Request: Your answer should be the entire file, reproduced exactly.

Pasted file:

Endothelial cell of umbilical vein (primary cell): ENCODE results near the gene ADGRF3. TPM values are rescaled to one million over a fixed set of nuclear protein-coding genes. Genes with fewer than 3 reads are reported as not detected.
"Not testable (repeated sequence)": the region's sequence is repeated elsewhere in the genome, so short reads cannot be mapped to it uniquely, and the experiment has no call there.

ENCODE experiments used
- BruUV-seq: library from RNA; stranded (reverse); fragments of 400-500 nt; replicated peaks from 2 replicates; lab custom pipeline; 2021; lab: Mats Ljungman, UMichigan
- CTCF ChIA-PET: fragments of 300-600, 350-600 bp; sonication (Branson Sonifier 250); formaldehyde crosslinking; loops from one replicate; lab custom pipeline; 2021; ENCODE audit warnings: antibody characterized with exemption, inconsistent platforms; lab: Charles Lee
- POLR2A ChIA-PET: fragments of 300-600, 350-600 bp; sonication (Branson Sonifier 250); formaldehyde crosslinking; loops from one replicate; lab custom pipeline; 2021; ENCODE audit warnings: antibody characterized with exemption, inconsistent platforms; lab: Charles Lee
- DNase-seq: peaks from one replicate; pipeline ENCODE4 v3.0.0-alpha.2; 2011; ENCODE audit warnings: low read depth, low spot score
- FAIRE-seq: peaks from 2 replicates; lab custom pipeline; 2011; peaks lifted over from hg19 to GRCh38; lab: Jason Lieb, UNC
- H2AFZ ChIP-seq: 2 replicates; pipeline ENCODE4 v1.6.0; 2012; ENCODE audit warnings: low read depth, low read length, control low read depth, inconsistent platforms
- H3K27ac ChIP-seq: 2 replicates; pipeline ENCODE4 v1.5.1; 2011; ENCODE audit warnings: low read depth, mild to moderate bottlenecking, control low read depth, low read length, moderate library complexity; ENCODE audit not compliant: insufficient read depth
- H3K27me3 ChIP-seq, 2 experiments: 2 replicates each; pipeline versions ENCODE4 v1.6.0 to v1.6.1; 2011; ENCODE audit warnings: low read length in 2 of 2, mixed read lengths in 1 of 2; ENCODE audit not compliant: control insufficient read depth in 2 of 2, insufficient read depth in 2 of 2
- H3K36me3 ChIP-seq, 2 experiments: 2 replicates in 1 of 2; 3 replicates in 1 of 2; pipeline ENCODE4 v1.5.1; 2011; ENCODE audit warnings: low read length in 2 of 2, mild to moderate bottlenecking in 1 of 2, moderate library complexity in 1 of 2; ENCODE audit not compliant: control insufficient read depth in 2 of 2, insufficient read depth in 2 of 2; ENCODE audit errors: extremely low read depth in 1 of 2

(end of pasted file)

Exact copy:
Endothelial cell of umbilical vein (primary cell): ENCODE results near the gene ADGRF3. TPM values are rescaled to one million over a fixed set of nuclear protein-coding genes. Genes with fewer than 3 reads are reported as not detected.
"Not testable (repeated sequence)": the region's sequence is repeated elsewhere in the genome, so short reads cannot be mapped to it uniquely, and the experiment has no call there.

ENCODE experiments used
- BruUV-seq: library from RNA; stranded (reverse); fragments of 400-500 nt; replicated peaks from 2 replicates; lab custom pipeline; 2021; lab: Mats Ljungman, UMichigan
- CTCF ChIA-PET: fragments of 300-600, 350-600 bp; sonication (Branson Sonifier 250); formaldehyde crosslinking; loops from one replicate; lab custom pipeline; 2021; ENCODE audit warnings: antibody characterized with exemption, inconsistent platforms; lab: Charles Lee
- POLR2A ChIA-PET: fragments of 300-600, 350-600 bp; sonication (Branson Sonifier 250); formaldehyde crosslinking; loops from one replicate; lab custom pipeline; 2021; ENCODE audit warnings: antibody characterized with exemption, inconsistent platforms; lab: Charles Lee
- DNase-seq: peaks from one replicate; pipeline ENCODE4 v3.0.0-alpha.2; 2011; ENCODE audit warnings: low read depth, low spot score
- FAIRE-seq: peaks from 2 replicates; lab custom pipeline; 2011; peaks lifted over from hg19 to GRCh38; lab: Jason Lieb, UNC
- H2AFZ ChIP-seq: 2 replicates; pipeline ENCODE4 v1.6.0; 2012; ENCODE audit warnings: low read depth, low read length, control low read depth, inconsistent platforms
- H3K27ac ChIP-seq: 2 replicates; pipeline ENCODE4 v1.5.1; 2011; ENCODE audit warnings: low read depth, mild to moderate bottlenecking, control low read depth, low read length, moderate library complexity; ENCODE audit not compliant: insufficient read depth
- H3K27me3 ChIP-seq, 2 experiments: 2 replicates each; pipeline versions ENCODE4 v1.6.0 to v1.6.1; 2011; ENCODE audit warnings: low read length in 2 of 2, mixed read lengths in 1 of 2; ENCODE audit not compliant: control insufficient read depth in 2 of 2, insufficient read depth in 2 of 2
- H3K36me3 ChIP-seq, 2 experiments: 2 replicates in 1 of 2; 3 replicates in 1 of 2; pipeline ENCODE4 v1.5.1; 2011; ENCODE audit warnings: low read length in 2 of 2, mild to moderate bottlenecking in 1 of 2, moderate library complexity in 1 of 2; ENCODE audit not compliant: control insufficient read depth in 2 of 2, insufficient read depth in 2 of 2; ENCODE audit errors: extremely low read depth in 1 of 2